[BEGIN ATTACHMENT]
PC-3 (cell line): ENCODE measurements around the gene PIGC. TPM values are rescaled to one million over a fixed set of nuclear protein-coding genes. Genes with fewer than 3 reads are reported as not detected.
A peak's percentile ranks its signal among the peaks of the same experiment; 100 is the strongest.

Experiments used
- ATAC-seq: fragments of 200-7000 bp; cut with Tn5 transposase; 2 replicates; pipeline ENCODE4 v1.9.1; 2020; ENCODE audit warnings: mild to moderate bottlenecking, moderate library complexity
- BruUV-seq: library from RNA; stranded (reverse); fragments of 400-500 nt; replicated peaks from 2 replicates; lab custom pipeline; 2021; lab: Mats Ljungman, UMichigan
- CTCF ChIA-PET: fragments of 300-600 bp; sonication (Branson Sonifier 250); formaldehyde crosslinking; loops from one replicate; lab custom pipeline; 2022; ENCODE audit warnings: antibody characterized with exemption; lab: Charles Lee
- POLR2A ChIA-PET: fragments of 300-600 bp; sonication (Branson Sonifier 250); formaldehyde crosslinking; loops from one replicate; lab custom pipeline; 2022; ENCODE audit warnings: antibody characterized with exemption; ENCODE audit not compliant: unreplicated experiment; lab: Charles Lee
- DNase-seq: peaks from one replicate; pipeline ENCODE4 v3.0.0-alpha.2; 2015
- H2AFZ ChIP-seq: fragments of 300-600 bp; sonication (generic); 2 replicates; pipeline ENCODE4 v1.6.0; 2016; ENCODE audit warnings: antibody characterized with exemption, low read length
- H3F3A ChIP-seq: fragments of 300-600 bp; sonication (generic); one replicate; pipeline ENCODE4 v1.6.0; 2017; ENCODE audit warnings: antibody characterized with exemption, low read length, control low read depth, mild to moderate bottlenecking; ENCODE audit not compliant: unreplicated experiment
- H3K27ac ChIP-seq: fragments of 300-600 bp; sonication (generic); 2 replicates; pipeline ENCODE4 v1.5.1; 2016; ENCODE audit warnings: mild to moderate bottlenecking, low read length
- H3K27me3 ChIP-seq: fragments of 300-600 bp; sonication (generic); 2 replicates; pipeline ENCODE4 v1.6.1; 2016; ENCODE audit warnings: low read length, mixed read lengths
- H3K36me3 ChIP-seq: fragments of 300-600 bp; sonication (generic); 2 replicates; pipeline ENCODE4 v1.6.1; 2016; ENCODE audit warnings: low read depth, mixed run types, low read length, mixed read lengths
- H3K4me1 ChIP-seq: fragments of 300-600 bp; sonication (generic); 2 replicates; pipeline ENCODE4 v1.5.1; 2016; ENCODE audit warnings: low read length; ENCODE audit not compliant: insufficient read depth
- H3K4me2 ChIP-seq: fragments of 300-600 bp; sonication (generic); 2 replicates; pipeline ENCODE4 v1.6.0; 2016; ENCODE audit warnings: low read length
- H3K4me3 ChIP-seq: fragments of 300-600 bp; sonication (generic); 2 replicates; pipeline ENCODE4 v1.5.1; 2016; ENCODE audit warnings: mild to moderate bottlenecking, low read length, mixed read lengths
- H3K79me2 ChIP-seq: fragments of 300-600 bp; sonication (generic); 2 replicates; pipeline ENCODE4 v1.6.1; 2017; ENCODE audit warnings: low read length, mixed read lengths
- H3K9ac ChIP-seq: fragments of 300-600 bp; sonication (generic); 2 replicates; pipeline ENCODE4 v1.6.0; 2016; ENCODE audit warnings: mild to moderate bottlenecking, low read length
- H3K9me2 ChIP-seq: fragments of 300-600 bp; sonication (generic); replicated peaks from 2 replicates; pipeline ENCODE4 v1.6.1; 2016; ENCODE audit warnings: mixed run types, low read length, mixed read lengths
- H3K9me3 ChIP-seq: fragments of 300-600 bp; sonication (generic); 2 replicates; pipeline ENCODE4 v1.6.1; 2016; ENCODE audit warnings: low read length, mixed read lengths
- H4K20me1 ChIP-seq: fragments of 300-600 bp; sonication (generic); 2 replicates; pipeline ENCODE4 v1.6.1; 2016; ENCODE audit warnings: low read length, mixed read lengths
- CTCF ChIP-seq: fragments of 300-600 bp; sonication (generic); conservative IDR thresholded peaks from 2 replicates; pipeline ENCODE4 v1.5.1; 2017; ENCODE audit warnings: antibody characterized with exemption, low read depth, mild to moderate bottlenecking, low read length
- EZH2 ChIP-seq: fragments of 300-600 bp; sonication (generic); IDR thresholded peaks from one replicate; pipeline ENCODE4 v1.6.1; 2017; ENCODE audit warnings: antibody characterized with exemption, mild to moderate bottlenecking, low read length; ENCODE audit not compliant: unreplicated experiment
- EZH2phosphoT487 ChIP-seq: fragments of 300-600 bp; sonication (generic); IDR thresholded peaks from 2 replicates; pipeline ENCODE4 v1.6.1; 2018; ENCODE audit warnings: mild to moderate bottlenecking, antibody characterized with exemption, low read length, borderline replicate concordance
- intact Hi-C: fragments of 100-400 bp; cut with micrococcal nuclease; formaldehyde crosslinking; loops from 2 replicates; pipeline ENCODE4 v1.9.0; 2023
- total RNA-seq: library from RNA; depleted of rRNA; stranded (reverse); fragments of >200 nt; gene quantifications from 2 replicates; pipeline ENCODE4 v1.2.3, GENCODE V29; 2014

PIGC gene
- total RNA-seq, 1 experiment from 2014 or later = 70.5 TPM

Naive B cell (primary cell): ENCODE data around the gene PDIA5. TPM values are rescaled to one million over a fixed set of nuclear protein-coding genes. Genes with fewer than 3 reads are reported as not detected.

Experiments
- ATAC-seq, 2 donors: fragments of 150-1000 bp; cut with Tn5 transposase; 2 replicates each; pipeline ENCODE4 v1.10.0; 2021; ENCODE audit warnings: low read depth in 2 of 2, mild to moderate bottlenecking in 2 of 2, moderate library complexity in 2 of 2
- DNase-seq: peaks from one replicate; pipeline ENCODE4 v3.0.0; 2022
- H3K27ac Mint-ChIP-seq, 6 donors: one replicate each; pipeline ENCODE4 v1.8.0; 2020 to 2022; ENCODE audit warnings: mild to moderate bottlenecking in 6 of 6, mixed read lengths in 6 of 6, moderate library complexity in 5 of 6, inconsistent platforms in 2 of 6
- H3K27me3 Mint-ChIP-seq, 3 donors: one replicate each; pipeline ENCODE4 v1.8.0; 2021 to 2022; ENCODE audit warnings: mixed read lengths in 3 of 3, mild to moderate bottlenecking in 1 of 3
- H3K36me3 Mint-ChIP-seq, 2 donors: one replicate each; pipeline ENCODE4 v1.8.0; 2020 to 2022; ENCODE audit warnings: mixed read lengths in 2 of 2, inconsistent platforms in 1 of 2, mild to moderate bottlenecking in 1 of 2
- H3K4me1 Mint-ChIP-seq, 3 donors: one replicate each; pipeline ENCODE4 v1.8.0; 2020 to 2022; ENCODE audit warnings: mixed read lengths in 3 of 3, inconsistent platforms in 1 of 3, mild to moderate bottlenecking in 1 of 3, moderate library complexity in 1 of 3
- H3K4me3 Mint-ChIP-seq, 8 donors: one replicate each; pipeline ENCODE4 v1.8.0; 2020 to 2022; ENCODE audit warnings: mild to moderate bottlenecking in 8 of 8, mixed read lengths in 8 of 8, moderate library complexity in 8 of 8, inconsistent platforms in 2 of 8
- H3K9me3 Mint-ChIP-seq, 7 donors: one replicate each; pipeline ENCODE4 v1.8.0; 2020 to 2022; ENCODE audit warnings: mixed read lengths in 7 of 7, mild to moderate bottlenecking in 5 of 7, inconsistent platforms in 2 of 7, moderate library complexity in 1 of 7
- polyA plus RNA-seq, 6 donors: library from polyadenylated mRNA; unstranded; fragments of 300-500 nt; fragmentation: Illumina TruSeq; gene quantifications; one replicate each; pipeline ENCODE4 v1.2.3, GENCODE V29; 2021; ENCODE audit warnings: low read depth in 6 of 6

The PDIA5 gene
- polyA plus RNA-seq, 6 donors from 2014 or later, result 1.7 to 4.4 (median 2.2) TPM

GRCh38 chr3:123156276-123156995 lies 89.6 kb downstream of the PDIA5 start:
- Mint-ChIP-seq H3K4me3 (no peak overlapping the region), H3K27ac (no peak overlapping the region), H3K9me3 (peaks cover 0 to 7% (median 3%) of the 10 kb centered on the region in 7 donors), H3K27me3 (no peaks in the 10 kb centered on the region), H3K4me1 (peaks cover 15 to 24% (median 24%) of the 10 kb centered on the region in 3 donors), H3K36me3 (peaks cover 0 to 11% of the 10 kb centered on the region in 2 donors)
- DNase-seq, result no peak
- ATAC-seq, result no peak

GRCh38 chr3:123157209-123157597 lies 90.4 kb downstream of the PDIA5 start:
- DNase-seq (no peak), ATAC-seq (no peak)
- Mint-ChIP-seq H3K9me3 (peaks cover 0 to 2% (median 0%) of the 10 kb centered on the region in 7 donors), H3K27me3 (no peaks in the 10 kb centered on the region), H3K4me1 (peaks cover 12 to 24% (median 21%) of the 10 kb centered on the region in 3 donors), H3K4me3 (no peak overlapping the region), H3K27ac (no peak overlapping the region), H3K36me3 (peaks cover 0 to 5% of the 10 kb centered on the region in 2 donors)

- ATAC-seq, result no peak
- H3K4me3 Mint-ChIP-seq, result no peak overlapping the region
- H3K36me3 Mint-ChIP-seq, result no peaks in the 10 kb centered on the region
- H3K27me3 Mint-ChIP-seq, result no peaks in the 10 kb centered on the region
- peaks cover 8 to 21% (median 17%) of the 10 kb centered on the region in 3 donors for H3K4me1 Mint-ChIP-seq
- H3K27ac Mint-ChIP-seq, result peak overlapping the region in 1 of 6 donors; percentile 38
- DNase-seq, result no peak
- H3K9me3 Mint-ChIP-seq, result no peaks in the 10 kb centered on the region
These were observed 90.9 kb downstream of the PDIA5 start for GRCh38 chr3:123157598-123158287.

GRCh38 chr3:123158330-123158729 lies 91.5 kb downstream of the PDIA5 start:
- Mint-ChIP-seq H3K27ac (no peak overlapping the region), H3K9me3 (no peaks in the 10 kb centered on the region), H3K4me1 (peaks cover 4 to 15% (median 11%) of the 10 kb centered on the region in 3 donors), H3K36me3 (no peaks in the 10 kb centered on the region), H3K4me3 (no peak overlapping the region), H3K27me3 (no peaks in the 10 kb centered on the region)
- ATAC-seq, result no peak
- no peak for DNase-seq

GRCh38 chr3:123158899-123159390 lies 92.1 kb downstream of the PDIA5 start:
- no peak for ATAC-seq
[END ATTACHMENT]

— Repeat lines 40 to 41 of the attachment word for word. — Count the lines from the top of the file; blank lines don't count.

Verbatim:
The PDIA5 gene
- polyA plus RNA-seq, 6 donors from 2014 or later, result 1.7 to 4.4 (median 2.2) TPM